The Dance Construction Company, Washington's most consistently adventurous dance troupe, ushered in the new season last night in wholly characteristic fashion, by crawling out on a collective limb and dangling eccentrically at its nether reaches -- in the middle of nowhere, so to speak.

Five dancers, including director Maida Withers and Brook Andrews, Don Zuckerman, Diane Floyd and Kathy O'Brien, were joined by sculptor John Driscoll and lighting designer Bill de Mull in an hour-long multimedia improvisation that spread itself in random shards of movement, light and sound across the full expanse of the Studio Theater at George Washington University.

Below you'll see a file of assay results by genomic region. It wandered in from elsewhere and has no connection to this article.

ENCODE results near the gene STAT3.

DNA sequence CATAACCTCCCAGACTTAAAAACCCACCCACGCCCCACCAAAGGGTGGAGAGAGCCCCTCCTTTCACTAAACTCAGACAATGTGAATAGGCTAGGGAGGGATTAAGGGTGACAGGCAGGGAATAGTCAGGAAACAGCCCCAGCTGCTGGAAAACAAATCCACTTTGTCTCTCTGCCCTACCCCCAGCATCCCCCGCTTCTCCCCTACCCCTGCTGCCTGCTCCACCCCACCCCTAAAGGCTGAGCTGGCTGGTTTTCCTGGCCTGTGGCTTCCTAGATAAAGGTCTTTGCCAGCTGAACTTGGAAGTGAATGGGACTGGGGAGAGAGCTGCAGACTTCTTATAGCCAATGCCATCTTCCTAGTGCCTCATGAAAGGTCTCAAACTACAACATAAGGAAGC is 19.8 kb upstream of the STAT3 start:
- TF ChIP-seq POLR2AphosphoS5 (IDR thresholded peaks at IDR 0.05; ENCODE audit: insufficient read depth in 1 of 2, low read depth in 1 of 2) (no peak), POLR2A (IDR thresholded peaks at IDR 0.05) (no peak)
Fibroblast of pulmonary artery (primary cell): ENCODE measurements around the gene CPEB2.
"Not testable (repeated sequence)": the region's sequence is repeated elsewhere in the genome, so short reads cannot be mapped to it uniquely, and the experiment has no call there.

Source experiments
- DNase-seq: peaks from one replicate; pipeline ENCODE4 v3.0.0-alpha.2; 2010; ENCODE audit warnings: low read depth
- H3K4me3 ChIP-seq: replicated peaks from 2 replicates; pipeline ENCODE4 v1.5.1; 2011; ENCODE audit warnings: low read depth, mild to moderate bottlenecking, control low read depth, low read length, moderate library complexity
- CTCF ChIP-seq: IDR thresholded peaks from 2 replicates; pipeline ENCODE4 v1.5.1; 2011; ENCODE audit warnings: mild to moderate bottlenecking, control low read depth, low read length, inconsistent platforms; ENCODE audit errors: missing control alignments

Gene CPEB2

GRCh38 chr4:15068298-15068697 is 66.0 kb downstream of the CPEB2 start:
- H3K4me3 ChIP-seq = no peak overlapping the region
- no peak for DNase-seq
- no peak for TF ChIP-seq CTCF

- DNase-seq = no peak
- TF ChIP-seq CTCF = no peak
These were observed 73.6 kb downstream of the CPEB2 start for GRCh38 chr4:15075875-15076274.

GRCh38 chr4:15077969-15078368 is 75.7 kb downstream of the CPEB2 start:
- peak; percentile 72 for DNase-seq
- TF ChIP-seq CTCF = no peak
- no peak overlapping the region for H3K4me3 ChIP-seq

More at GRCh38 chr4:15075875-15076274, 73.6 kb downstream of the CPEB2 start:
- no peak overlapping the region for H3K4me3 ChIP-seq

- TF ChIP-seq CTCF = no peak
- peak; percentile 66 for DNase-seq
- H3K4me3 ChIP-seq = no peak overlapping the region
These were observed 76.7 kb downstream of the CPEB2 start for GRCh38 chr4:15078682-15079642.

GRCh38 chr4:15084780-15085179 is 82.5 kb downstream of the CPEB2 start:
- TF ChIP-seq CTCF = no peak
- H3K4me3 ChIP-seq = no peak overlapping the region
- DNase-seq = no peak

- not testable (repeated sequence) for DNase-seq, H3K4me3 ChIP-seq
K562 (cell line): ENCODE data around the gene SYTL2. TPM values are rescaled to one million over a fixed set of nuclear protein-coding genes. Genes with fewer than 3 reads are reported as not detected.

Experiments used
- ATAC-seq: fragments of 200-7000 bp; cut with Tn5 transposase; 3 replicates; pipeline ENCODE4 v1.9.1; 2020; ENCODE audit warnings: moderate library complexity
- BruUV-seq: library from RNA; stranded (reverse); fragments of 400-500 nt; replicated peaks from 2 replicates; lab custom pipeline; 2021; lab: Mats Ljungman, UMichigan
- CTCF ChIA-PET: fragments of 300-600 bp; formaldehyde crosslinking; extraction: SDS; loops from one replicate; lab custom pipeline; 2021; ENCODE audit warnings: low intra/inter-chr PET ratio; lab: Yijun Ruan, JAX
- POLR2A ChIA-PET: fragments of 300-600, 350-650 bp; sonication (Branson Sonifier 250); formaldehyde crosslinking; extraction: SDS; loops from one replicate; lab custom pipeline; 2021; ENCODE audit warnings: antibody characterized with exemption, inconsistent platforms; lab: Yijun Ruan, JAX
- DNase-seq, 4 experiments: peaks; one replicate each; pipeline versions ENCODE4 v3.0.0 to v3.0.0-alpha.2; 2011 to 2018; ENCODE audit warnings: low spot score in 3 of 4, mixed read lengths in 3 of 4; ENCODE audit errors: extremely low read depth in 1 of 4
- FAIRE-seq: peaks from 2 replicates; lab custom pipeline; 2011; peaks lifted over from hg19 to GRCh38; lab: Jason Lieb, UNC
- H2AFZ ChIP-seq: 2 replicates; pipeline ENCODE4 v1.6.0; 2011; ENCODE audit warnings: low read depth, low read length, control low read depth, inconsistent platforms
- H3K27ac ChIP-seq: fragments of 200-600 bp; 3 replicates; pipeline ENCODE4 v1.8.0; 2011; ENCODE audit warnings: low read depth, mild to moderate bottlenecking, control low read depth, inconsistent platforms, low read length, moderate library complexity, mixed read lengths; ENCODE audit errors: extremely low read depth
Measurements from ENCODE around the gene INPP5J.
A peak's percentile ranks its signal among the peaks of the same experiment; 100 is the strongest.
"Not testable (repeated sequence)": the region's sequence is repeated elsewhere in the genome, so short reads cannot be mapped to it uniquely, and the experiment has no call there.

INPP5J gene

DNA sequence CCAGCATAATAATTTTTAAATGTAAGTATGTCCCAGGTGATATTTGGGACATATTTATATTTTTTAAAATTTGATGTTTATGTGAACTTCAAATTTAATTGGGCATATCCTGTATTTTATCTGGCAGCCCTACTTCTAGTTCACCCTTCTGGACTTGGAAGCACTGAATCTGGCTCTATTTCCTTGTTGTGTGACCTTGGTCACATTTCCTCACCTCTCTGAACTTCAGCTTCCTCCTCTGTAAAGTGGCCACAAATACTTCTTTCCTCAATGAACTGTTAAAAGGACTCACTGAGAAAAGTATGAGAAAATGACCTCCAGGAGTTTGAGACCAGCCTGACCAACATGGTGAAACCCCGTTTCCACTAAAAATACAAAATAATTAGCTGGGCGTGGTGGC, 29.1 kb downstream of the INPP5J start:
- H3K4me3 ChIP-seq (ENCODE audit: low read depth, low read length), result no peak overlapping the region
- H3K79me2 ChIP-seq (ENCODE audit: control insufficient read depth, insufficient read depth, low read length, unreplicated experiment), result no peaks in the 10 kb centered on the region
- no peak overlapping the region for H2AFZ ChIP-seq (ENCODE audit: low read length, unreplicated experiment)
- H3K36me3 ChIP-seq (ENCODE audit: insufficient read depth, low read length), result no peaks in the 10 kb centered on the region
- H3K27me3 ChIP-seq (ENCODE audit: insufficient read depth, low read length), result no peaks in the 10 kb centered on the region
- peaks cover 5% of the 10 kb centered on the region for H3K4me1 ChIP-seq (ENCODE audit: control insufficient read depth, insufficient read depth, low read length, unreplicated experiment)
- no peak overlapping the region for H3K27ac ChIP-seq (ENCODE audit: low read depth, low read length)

It was an engrossing experience for the most part; a testimonial to the trim control and kinetic imagination of the dancers, as well as to the ingenuity of their collaborators. As the composition unfolded, one encountered any number of provocative sights -- Andrews making a hieratic ritual out of rolling up his shirtsleeves; Zuckerman scrambling across the floor like a crab, in a tilted swivel chair; Withers clinging like a demented barnacle to Driscoll's back; Floyd gunning herself suddenly into dazzling spins.

It had its down side, too -- the almost inevitable passages of sagging inspiration, faltering connection, stalled momentum. That's the price of spontaniety, but at least this time it was worth it.